Spider-Man: Turn Off The Dark began performances for the paying public two years ago today. (It opened 6 1/2 months later.)


August Wilson’s The Piano Lesson at Signature Theater is extending 3 weeks through January 13.

Crystal T. Johnson ‏@ArtsGift2Crys Yessss! I need tickets

DRG Records making cast recording of Roundabout Theater Company’s revival of The Mystery of Edwin Drood. In studio: Dec 10. Available: Jan 29

In 8 videos on Sony Masterworks “Legends of Broadway,” Sondheim discusses Gypsy, Follies,Into the Woods

Norbert Leo Butz and Katie Holmes in Dead Accounts on Broadway

Norbert Leo Butz and Katie Holmes in Dead Accounts on Broadway

My review of Dead Accounts

After departing “Smash,” the television series she created that looks with fluttering heart at the making of a Broadway musical, Theresa Rebeck apparently has changed her mind about New York City, judging from her inconsequential and oddly hostile new comedy, “Dead Accounts.”

….What was most entertaining for me about “Dead Accounts” was the mystery behind Norbert Leo Butz’s character – and the teasing, intriguing clues Rebeck sprinkles in the first act, with little surprises leading up to the biggest surprise.

And then the big surprise turns out to be a dud.

Full review of Dead Accounts


Neil LaBute is following up his Reasons to be Pretty with new play Reasons to Be Happy, which he will

ReasonstoBePretty direct for MCC Theater in 2013

Wendy Rosenfield ‏@WendyRosenfield Reason to be annoyed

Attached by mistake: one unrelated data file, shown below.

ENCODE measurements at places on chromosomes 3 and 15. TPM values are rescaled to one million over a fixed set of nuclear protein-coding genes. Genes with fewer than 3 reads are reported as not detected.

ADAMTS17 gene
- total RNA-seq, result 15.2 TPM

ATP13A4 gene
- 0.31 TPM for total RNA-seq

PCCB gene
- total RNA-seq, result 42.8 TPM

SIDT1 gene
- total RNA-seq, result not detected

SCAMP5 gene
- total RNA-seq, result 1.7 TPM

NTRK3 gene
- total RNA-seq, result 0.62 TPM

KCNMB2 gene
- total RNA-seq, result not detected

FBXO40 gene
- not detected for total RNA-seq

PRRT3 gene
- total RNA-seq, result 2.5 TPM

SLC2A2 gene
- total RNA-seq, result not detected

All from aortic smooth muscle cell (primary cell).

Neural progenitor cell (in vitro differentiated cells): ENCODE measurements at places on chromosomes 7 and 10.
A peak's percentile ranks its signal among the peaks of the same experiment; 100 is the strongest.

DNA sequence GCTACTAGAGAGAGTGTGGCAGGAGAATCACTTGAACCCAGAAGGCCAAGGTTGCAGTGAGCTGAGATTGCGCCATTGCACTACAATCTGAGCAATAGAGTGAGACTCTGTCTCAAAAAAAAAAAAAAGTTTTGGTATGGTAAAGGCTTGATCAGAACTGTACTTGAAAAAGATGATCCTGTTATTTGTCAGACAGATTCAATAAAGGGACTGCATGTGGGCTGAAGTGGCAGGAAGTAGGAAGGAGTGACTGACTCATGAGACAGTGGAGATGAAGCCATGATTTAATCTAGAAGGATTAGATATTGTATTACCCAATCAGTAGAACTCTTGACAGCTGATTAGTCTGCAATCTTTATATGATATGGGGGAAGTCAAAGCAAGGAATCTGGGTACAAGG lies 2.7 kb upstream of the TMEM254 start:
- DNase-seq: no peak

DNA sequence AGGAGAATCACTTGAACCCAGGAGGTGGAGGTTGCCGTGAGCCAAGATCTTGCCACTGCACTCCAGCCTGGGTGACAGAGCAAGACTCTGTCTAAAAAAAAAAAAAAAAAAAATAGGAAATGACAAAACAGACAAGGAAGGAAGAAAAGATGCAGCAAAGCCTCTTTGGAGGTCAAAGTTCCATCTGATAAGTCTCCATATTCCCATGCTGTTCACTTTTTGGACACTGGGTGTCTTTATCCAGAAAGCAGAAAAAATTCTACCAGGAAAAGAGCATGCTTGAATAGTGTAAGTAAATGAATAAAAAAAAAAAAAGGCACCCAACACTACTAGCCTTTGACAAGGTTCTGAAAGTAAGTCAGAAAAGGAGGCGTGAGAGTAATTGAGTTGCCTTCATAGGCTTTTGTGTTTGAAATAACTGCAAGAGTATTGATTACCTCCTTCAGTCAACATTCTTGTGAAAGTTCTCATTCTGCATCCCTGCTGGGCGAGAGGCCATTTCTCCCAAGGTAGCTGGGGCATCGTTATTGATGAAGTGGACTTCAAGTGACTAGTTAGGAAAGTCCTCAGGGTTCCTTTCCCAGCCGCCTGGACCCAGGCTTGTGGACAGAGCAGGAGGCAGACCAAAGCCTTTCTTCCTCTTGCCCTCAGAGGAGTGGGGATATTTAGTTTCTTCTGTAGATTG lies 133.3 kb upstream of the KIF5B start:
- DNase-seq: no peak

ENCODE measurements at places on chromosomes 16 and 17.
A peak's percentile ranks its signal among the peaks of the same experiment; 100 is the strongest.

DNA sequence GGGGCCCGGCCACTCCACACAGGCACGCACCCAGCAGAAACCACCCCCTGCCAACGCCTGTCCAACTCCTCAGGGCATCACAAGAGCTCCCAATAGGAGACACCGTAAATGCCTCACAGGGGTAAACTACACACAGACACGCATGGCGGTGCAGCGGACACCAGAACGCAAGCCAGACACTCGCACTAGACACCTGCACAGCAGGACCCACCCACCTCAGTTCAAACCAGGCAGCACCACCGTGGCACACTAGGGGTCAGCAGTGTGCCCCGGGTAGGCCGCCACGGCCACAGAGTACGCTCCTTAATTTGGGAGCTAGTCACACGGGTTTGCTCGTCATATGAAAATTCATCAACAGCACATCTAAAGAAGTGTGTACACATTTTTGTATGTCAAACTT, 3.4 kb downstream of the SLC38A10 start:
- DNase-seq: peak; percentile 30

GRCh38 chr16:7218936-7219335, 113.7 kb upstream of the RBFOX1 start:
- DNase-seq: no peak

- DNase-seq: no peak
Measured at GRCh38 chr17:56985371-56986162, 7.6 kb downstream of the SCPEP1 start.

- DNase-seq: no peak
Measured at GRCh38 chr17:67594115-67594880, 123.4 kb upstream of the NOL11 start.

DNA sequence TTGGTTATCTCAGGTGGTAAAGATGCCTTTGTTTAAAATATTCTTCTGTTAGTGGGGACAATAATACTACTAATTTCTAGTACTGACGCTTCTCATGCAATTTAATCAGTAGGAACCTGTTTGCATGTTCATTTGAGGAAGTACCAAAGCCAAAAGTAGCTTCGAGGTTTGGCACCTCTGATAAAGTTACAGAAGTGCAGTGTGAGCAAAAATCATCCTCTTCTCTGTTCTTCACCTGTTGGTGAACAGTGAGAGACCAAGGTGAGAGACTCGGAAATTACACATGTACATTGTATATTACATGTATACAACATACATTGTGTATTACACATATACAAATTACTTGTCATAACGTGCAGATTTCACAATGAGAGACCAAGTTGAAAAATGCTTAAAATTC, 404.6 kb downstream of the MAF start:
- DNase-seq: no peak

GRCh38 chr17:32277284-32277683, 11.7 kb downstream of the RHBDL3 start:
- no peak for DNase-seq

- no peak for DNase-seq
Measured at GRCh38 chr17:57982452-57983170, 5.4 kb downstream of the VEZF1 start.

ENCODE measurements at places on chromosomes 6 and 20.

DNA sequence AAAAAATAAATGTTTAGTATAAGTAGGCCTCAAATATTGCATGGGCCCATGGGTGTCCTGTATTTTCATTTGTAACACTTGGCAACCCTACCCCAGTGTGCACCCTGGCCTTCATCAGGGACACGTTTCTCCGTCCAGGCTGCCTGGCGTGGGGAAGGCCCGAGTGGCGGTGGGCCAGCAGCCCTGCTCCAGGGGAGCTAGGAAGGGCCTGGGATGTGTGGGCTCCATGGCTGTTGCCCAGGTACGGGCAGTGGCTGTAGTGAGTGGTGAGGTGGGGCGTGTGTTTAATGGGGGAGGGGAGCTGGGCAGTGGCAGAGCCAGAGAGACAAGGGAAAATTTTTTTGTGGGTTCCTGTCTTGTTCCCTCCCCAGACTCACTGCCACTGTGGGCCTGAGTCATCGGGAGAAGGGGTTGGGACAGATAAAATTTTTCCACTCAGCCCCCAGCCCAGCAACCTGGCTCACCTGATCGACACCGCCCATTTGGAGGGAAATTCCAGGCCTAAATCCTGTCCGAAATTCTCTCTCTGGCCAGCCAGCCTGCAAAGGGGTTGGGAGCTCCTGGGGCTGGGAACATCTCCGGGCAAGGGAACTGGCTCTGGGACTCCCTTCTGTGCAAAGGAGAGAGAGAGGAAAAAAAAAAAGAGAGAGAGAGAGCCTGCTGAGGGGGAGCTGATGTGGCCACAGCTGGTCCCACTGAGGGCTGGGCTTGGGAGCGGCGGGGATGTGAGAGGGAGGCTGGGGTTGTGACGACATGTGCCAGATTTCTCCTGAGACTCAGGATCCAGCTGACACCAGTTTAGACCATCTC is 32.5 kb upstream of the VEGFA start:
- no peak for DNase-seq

David Robson ‏@davidrobsonplay Come on, you know you love him.


November 2012 New York Theater Quiz

Sample Q: In a review of what work did Isherwood use the word “Weltanschauung”? http://

December 1

The Worst Broadway Show of 2012? Vote in the poll:

Stage Acting Tips: e.g. keep a notebook, read the play out loud at least 3 times, don’t drink cold water 

Glenda Jackson: Acting is not about dressing up. Acting is about stripping bare


Happy 87th birthday,Julie Harris,winner of 6 Tonys,veteran of 33 Broadway shows, co-star w/James Dean, Paul Newman, Marlon Brando

“Degrassi: The Next Generation” star Epstein to play Peter Parker/Spider-man in “Spider-man: Turn Off The Dark” Saturday and Sunday matinee performances beginning Dec. 8


Patti LuPone and Debra Winger in David Mamet's "The Anarchist" on Broadway got reviews that will be difficult for the production to quote.

David Mamet will not be quoting reviews of The Anarchist in ads

“a wearying lecture”…”strangely gassy”…”restrained to the point of somnambulance”…”drone on and on”

CicelyTysoninTheCornIsGreenCicely Tyson returns to Broadway after 30 years in revival of Horton Foote’s The Trip to Bountiful, opening April, 2013 Sondheim Theater. The last time she was on Broadway was in “The Corn Is Green” in 1983.

Amy Herzog has won fourth annual NY Times Outstanding Playwright Award for After the Revolution, about radical family,

Chaplin, starring Rob McClure, is closing

Chaplin, starring Rob McClure, is closing

Chaplin will close after 24 previews and 136 regular performances.

@ChaplinBway With heavy hearts, we announce our final perf, Jan 6.

The announcement that Chaplin is closing comes a day before its cast recording becomes downloadable, 5 days before CD available

Broadway audiences: 2/3rds female, almost 2/3rds tourists. Almost half buy tickets online., according to a new report from The Broadway League.

Hugh Jackman as Jean Valjean sings Who Am I in Les Miserables Movie